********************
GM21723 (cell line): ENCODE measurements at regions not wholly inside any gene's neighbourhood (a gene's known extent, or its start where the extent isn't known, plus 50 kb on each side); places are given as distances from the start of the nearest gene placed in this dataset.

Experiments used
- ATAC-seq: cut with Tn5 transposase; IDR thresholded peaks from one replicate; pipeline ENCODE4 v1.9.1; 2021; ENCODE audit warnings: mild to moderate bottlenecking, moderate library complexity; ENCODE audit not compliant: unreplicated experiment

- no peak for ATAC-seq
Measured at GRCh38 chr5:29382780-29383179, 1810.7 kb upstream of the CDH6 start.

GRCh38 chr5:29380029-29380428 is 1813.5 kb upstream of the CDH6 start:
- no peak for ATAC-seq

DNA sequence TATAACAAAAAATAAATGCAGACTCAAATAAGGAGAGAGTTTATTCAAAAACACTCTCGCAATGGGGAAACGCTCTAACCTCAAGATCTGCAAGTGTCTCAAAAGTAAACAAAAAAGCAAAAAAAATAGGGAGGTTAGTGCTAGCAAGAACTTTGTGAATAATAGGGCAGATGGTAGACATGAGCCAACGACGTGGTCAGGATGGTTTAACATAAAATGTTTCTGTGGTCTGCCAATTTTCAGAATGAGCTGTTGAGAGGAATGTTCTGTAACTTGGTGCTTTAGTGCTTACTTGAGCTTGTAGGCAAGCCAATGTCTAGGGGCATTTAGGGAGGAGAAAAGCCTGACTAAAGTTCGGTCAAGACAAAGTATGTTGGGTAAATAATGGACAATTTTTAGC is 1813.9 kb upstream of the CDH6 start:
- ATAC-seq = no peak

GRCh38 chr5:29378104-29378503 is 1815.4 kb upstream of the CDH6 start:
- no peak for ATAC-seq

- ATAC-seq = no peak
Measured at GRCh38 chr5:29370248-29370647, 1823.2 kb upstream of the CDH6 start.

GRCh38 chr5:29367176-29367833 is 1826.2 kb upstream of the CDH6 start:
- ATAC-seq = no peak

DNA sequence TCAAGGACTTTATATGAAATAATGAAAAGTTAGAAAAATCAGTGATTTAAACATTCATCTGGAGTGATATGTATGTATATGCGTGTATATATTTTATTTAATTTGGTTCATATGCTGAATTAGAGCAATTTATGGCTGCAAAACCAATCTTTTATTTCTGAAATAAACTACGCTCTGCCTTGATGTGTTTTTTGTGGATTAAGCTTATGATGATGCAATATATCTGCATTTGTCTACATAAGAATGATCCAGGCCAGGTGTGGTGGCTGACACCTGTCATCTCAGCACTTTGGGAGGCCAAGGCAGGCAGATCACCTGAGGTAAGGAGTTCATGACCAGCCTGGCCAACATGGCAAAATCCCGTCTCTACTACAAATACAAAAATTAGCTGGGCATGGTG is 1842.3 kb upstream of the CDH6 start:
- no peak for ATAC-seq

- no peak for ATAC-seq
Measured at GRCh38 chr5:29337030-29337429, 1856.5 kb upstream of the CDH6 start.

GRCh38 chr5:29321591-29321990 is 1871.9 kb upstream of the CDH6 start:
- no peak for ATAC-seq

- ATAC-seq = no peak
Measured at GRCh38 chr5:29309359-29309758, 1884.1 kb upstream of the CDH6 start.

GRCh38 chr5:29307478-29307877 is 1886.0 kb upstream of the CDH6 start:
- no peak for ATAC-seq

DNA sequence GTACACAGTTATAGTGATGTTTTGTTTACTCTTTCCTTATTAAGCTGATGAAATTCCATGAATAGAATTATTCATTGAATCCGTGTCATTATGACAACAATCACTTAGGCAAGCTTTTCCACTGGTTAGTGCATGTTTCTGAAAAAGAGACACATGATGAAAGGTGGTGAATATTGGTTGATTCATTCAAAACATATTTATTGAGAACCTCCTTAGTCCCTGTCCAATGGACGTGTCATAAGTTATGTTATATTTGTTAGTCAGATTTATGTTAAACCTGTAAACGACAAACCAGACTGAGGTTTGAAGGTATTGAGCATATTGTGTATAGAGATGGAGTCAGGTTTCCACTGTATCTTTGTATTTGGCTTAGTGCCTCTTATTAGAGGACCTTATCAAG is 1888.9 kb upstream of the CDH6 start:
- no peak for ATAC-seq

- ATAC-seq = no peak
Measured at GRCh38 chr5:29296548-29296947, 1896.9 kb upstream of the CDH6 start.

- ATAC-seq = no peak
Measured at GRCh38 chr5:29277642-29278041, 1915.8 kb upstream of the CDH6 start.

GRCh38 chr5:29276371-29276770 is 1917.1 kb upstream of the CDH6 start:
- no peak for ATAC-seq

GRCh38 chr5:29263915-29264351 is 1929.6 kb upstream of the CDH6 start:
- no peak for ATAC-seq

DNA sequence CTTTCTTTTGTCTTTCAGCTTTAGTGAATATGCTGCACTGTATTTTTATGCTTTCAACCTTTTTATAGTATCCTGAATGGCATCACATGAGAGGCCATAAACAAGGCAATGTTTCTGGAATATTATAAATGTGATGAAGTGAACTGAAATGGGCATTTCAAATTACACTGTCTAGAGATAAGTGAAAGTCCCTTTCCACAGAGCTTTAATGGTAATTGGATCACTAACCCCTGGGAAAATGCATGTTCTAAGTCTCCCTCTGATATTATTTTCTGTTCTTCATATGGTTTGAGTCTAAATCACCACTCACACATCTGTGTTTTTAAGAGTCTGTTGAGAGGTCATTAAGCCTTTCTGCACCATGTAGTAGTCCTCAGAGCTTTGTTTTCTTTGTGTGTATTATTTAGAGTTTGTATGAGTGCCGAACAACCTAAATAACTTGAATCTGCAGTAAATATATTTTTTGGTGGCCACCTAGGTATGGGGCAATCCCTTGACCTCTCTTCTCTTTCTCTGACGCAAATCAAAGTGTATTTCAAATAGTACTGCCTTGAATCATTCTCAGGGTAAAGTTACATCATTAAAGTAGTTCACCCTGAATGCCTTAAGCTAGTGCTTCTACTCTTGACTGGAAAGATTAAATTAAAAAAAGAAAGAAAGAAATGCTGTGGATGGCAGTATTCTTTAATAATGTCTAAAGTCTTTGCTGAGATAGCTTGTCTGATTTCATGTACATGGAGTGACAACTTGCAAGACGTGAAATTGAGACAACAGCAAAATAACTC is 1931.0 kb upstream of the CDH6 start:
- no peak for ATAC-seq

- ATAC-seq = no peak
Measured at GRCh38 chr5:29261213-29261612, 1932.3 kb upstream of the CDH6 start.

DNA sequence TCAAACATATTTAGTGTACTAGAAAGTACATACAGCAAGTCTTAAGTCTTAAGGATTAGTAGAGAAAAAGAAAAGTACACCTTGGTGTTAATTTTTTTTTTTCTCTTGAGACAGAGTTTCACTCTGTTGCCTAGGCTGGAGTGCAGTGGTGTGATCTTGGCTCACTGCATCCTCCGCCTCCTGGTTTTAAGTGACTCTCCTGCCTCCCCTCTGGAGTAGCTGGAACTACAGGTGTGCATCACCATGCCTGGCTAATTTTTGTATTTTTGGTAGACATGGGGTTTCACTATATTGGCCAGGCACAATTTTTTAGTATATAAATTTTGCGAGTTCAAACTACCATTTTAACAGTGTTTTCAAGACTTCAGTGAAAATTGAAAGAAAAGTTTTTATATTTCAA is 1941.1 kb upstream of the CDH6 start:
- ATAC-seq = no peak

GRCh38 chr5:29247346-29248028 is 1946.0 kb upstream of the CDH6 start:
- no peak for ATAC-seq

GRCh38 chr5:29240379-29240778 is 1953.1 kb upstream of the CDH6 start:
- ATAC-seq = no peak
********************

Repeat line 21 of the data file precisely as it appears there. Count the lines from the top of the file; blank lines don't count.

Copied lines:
- no peak for ATAC-seq